1913 - THE FIRST RUSSIAN GRAND PRIX
Mercedes-Benz were alright back then as well.
When Formula One travelled to the Sochi Autodrom in 2014, it was the first time the sport in its current form was to hold the Russian Grand Prix.
The track runs around the venues that comprise the Olympic Park, which was built to support that year's Winter Olympics in Russia.
The track signed an original agreement with the FIA to hold the race until 2020, meaning this running of the Russian Grand Prix will be the seventh in the F1 era.
There have been previous failed attempts to get a race in Russia or the Soviet Union on to the calendar, such as in 2008, when Herman Tilke began work on the Moscow Raceway, but despite hosting several lower formulae, it never got as far as Formula One.
Bernie Ecclestone was keen to see a Grand Prix in Moscow in 1983, and despite meeting Soviet President Leonid Brezhnev, as well as getting a date set on the provisional calendar for that year, the race never came to fruition.
You actually have to go as far back as 1913 to find details of any Grand Prix race held in Russia.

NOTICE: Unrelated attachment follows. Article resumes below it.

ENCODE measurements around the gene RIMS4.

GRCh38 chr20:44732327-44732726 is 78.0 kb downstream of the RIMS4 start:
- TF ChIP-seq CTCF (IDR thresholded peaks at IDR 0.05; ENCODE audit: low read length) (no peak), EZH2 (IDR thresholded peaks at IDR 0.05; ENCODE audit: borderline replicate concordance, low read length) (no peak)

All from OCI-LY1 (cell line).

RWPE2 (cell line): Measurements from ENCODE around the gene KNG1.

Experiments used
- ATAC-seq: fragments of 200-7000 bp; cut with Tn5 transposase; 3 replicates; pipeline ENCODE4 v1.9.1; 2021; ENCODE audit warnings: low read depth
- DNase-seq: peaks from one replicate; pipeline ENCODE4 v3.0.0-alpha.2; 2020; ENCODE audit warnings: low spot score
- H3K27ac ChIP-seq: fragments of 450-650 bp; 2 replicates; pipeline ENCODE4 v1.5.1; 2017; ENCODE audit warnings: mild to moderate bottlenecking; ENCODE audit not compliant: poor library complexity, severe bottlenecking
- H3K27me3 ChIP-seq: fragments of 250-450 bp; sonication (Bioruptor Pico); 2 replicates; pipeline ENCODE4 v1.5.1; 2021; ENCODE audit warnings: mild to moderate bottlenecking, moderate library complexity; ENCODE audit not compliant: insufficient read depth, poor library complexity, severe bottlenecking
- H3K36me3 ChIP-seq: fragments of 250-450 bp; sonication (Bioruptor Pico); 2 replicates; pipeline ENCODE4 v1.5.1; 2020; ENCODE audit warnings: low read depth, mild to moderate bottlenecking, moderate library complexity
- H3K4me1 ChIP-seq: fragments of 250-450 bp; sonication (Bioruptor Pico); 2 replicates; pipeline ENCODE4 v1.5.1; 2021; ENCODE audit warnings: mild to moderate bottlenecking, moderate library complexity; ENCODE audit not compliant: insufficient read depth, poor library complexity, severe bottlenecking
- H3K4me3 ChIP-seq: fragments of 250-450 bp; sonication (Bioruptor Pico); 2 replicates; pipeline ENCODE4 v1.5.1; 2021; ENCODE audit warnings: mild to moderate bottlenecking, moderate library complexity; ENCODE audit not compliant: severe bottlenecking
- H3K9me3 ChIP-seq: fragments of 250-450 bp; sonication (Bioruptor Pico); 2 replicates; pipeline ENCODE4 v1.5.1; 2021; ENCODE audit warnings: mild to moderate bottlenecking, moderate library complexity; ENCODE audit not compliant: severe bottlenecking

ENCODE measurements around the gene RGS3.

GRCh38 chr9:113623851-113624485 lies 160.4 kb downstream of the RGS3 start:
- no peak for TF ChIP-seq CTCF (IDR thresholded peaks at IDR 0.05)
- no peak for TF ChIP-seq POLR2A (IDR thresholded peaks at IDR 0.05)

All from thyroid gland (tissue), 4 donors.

These were the days before Formula One, of course, and races would regularly take two or more days over longer distances than what we see today.
According to Maurice A. Kelly, who wrote the 2017 book titled 'Russian Motor Vehicles: The Czarist Period 1784 to 1917', the race spanned over 276km and a total of seven laps. There were several Russian entries, whilst the top European drivers of the day also took part.
1913 was a successful year for Peugeot, whose L-76 car had already won that season's running of the Indianapolis 500 at the hands of Jules Goux. It was a landmark victory for the Frenchman, who became the first European ever to win the event.
The notable European entry came from Benz, which was a separate entity from the Mercedes brand until 1926.
Its driver, Georgy Suvorin, won the Russian Grand Prix comfortably, finishing almost three minutes ahead of fellow Russian Ivan Ivanov in the Russo-Balt.
The car Ivanov drove was known as the 'Russian Cucumber', for its green colouring and shape. It set several speed records in Russia at the time, and the Russo-Balt company had a factory in St Petersburg.
The race would be held once again in 1914, this time with Willy Scholl winning a slightly shorter race in the Benz car, 10 minutes clear of his nearest challenger.
It therefore means that a variant of the Mercedes-Benz brand is recorded as having won every staging of the Russian Grand Prix, with the Mercedes team winning every Grand Prix since F1 returned to Russia 100 years after the last staging.
In terms of driver accolades, Lewis Hamilton has won the race on four occasions, with Nico Rosberg, Valtteri Bottas, Suvorin and Scholl all winning once.
With Mercedes's dominance in 2020, it looks as if this weekend's Russian Grand Prix could once again go the way of the German outfit.